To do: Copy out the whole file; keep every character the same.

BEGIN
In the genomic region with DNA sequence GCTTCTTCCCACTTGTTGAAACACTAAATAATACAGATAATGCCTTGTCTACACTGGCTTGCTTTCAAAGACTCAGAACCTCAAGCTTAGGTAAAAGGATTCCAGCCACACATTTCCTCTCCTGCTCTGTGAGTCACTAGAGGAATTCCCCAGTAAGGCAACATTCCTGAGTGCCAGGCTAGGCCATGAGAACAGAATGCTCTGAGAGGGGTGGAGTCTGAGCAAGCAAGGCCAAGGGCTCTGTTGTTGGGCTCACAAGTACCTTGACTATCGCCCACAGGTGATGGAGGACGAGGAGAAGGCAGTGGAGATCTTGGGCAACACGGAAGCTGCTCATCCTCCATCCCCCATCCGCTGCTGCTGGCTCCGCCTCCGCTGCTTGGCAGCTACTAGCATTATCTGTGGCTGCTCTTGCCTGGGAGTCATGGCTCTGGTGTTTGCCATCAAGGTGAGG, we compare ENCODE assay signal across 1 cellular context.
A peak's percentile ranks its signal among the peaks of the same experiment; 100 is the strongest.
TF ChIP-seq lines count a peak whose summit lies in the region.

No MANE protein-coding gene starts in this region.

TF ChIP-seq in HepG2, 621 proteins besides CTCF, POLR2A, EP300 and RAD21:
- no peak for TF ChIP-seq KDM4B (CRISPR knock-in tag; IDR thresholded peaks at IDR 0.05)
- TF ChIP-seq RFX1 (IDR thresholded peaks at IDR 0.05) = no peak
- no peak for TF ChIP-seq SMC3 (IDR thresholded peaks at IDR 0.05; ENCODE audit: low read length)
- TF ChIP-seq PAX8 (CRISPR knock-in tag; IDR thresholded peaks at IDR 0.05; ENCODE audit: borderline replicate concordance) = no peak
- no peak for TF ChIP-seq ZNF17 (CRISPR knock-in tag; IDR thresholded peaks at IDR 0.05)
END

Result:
In the genomic region with DNA sequence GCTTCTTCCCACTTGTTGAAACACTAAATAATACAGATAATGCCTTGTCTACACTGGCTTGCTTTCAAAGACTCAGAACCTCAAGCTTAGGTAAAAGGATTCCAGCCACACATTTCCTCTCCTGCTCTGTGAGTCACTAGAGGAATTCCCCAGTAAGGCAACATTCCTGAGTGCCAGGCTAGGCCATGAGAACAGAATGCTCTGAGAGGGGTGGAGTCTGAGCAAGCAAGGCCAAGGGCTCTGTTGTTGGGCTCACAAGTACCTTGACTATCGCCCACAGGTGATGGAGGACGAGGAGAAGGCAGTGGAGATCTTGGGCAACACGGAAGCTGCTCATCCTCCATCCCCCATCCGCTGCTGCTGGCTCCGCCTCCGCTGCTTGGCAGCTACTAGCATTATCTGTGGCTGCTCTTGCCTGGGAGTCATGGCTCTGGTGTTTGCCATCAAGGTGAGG, we compare ENCODE assay signal across 1 cellular context.
A peak's percentile ranks its signal among the peaks of the same experiment; 100 is the strongest.
TF ChIP-seq lines count a peak whose summit lies in the region.

No MANE protein-coding gene starts in this region.

TF ChIP-seq in HepG2, 621 proteins besides CTCF, POLR2A, EP300 and RAD21:
- no peak for TF ChIP-seq KDM4B (CRISPR knock-in tag; IDR thresholded peaks at IDR 0.05)
- TF ChIP-seq RFX1 (IDR thresholded peaks at IDR 0.05) = no peak
- no peak for TF ChIP-seq SMC3 (IDR thresholded peaks at IDR 0.05; ENCODE audit: low read length)
- TF ChIP-seq PAX8 (CRISPR knock-in tag; IDR thresholded peaks at IDR 0.05; ENCODE audit: borderline replicate concordance) = no peak
- no peak for TF ChIP-seq ZNF17 (CRISPR knock-in tag; IDR thresholded peaks at IDR 0.05)